Saudi man linked to Osama bin Laden convicted in 1998 embassy bombings

Khaled Fawwaz, who was Al Qaeda leader Osama bin Laden's unofficial spokesman in Britain during the 1990s, was convicted Thursday in connection with the deadly 1998 bombings of U.S. embassies in Kenya and Tanzania.

The 52-year-old Fawwaz, a Saudi citizen, was accused, among other things, of working with Bin Laden in 1994 to set up a media office in London to publicize the Al Qaeda leader's statements and to act as a cover for funneling money, messages and equipment to Al Qaeda cells worldwide. He was also accused of having issued a "declaration of jihad against Americans" on behalf of Bin Laden while in London.

The August 1998 bombings, which killed more than 200 people and injured thousands, followed from Fawwaz’s actions, prosecutors said.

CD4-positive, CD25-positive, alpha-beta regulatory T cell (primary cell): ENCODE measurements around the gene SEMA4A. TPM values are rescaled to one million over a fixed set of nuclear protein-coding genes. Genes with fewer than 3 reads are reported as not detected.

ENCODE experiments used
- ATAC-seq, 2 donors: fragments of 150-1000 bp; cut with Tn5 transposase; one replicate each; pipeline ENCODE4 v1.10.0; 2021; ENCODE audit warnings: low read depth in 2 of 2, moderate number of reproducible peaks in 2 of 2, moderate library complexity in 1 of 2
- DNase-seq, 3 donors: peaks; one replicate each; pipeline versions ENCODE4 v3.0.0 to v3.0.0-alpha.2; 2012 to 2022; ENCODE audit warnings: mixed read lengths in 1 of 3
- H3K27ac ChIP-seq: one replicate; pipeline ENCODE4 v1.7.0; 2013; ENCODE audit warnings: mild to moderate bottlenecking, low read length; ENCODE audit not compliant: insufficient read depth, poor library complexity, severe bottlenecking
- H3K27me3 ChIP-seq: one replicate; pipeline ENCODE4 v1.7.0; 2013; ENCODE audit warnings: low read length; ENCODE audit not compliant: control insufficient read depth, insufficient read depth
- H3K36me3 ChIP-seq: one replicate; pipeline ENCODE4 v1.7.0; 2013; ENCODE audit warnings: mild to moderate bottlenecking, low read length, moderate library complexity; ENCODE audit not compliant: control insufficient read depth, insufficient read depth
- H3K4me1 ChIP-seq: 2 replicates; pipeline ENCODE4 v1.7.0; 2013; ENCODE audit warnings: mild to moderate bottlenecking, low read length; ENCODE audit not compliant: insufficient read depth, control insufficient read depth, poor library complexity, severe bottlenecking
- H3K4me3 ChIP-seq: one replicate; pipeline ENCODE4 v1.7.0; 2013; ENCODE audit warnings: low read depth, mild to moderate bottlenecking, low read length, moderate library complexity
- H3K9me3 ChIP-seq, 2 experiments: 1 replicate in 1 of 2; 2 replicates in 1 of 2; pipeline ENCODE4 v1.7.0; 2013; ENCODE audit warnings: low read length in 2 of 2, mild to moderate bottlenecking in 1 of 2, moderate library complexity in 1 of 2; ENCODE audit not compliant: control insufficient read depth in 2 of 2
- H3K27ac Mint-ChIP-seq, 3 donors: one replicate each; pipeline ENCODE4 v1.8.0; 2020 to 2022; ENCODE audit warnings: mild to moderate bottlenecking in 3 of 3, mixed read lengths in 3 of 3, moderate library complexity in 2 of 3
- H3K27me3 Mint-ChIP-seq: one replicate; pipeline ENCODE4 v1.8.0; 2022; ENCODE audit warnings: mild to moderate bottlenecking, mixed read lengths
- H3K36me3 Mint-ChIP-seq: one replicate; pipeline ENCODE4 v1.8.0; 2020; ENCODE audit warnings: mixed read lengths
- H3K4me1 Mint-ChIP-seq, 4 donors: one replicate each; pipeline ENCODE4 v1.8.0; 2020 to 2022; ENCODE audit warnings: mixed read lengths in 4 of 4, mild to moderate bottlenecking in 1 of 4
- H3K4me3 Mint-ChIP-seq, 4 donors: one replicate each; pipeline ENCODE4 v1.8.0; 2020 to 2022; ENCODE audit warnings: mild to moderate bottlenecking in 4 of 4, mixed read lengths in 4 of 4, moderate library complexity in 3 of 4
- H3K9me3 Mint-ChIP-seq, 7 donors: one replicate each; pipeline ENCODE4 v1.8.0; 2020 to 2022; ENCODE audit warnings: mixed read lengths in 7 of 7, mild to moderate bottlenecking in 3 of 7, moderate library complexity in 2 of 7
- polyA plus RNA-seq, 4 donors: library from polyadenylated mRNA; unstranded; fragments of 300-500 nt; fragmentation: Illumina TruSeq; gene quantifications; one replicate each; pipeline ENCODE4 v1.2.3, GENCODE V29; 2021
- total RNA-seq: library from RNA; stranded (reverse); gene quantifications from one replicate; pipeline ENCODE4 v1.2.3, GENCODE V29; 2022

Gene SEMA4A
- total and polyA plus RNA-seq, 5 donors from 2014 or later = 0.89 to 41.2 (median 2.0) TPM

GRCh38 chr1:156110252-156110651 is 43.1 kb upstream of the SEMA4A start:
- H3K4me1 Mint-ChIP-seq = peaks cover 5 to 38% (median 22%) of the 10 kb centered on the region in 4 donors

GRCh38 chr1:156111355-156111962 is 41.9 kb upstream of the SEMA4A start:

On Thursday, prosecutors in New York said, Fawwaz was convicted on one count of conspiracy to kill U.S. nationals, one count of conspiracy to murder, one count of conspiracy to destroy buildings and property of the United States, and one count of conspiracy to attack national defense utilities.

Each count carries a maximum sentence of life in prison. His sentencing is set for May 21.

Defense lawyers portrayed Fawwaz as a dissident who sought peaceful reform and was dismayed by Bin Laden's shift toward violence, according to the Associated Press.

Fawwaz, who was arrested in Britain, was extradited to the U.S. in 2012.

"From his onetime place at the top of Al Qaeda’s membership list, Fawwaz now joins the long membership list of convicted, jailed terrorists," U.S. Atty. Preet Bharara said in a statement, and Fawwaz has "received full justice in a Manhattan courtroom — the verdict of 12 ordinary Americans rendered after a fair and open trial."

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